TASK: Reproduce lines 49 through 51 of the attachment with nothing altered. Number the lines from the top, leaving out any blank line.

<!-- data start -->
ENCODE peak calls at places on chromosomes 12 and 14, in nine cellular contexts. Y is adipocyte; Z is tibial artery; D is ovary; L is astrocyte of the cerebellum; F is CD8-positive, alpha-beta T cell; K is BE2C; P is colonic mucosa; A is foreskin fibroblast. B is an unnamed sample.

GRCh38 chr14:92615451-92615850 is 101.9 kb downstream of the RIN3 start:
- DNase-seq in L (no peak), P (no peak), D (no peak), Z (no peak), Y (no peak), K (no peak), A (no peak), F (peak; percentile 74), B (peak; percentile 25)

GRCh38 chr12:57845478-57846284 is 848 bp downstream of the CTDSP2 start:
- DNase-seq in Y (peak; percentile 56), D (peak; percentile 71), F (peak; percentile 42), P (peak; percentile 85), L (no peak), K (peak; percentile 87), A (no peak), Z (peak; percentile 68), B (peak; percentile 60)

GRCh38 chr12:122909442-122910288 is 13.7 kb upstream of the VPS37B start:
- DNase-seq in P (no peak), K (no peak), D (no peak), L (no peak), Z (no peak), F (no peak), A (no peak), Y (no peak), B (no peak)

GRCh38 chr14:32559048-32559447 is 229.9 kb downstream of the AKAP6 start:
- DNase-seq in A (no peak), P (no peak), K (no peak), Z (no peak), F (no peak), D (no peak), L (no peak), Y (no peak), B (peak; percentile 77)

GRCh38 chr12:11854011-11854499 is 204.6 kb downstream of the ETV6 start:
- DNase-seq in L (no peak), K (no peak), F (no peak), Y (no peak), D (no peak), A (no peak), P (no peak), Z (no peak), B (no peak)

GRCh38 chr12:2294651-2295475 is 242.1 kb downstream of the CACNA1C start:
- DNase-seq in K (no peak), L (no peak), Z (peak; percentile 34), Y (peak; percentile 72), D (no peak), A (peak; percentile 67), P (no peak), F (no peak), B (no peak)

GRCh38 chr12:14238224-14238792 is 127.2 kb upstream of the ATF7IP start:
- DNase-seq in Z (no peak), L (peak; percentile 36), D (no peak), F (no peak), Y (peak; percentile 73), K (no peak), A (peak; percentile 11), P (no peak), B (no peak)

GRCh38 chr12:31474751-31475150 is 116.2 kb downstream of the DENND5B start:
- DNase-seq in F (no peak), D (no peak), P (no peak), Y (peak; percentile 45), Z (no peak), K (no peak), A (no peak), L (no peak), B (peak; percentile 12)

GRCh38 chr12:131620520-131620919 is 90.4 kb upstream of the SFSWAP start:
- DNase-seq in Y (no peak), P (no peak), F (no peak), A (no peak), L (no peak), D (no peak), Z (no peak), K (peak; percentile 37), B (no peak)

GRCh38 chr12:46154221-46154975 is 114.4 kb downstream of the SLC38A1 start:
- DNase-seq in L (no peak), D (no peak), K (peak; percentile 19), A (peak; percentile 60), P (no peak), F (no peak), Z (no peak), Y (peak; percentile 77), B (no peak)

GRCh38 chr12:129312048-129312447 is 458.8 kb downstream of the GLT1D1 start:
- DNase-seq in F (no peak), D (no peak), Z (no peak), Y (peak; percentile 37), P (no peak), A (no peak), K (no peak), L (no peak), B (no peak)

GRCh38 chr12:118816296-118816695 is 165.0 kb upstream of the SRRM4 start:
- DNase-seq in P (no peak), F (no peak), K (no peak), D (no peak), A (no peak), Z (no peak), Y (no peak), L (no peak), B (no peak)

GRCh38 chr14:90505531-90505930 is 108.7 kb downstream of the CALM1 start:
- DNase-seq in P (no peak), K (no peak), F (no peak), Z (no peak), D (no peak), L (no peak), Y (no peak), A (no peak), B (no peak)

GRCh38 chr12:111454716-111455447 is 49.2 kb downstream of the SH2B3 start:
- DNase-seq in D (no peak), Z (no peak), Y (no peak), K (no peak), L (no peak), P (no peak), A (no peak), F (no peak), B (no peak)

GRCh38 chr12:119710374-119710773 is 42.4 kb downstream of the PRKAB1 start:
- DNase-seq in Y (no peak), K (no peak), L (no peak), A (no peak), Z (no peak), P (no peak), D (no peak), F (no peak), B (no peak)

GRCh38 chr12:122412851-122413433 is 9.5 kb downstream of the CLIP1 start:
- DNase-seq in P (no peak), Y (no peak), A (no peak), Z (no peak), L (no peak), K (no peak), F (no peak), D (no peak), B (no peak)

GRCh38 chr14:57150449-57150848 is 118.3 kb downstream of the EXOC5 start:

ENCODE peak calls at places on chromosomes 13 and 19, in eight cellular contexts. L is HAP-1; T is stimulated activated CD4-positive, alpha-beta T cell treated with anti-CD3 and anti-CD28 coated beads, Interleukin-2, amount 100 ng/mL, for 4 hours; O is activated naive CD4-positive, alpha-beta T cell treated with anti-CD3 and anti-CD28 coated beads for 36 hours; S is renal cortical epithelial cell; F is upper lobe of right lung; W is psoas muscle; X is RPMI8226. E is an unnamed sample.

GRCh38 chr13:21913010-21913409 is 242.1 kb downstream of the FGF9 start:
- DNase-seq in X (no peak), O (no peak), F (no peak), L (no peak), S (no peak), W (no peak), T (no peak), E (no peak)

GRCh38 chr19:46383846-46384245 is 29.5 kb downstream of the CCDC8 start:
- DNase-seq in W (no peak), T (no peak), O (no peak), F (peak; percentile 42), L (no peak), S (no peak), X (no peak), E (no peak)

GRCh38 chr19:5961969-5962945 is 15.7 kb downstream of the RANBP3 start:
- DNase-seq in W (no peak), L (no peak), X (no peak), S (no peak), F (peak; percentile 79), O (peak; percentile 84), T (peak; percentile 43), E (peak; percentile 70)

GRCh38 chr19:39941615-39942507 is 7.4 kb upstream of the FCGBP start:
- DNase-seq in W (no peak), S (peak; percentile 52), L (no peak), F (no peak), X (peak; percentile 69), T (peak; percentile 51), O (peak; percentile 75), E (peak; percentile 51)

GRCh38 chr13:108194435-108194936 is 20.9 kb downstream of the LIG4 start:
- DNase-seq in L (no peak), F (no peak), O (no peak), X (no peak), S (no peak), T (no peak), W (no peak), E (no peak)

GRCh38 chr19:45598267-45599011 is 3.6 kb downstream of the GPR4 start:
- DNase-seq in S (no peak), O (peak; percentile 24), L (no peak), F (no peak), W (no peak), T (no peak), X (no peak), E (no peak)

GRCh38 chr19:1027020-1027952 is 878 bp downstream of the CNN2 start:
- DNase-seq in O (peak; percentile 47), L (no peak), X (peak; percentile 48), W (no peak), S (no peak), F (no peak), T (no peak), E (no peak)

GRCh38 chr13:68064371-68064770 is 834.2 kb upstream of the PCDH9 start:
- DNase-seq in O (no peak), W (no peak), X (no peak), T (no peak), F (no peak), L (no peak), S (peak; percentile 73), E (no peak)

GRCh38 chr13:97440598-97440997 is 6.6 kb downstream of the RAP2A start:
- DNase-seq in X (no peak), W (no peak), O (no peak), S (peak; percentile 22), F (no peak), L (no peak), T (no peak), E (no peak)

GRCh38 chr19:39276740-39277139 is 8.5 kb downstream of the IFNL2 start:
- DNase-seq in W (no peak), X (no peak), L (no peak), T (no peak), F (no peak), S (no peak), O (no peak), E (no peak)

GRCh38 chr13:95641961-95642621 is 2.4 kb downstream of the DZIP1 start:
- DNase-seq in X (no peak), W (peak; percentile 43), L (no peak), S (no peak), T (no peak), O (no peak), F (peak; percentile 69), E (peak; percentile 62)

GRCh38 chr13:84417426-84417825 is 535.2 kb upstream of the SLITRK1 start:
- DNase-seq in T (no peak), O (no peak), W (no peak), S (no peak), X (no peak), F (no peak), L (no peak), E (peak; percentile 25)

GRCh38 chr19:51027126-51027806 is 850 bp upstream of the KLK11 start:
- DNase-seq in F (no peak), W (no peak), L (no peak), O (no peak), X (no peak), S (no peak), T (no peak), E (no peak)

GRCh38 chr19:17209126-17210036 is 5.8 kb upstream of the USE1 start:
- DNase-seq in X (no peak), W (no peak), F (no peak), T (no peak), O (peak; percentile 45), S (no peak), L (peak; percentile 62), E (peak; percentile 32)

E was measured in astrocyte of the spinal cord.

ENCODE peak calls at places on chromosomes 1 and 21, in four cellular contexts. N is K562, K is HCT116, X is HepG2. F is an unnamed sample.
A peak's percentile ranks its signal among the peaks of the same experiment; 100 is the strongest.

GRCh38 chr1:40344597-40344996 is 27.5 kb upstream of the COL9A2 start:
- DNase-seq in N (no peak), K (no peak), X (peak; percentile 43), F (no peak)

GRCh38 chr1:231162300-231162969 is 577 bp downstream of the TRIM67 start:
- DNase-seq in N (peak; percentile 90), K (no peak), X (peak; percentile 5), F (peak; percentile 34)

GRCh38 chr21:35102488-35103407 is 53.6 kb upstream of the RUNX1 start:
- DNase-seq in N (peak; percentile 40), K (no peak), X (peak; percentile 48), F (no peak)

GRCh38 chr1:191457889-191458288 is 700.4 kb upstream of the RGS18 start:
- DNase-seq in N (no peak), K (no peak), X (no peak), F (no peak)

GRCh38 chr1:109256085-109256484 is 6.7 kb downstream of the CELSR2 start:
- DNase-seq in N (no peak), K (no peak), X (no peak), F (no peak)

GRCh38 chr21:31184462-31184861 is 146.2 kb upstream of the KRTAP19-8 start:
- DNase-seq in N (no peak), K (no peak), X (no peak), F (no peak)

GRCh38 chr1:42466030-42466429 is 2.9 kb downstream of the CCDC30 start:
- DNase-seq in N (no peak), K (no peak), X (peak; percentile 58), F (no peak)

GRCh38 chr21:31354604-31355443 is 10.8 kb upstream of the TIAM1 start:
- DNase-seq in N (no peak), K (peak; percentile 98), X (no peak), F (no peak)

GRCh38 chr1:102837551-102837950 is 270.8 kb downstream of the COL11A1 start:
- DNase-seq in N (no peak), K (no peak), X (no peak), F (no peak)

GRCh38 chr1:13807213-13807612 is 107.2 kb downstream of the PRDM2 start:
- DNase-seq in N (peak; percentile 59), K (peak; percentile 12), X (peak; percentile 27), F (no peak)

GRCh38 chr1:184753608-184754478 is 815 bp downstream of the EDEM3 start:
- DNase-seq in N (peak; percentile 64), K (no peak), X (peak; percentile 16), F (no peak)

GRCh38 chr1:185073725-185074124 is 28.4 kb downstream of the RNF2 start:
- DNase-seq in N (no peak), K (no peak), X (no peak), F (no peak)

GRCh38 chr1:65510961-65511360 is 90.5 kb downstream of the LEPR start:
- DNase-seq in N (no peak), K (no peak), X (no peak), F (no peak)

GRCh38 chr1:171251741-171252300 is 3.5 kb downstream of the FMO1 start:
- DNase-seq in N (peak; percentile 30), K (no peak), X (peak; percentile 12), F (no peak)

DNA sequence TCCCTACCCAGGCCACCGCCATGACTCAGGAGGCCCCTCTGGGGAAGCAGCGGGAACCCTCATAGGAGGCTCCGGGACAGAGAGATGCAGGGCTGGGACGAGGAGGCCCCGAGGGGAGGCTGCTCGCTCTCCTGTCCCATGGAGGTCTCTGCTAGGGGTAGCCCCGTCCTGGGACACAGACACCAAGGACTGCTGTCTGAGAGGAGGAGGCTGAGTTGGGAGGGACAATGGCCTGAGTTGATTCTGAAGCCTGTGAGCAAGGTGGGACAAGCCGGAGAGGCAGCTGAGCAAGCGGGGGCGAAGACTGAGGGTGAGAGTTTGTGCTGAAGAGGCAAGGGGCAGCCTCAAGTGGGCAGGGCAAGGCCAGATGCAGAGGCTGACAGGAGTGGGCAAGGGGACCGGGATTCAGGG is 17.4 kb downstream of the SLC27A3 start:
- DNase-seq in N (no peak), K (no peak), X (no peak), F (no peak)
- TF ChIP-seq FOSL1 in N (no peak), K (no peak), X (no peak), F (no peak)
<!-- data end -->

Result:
- DNase-seq in O (peak; percentile 47), L (no peak), X (peak; percentile 48), W (no peak), S (no peak), F (no peak), T (no peak), E (no peak)

GRCh38 chr13:68064371-68064770 is 834.2 kb upstream of the PCDH9 start:
- DNase-seq in O (no peak), W (no peak), X (no peak), T (no peak), F (no peak), L (no peak), S (peak; percentile 73), E (no peak)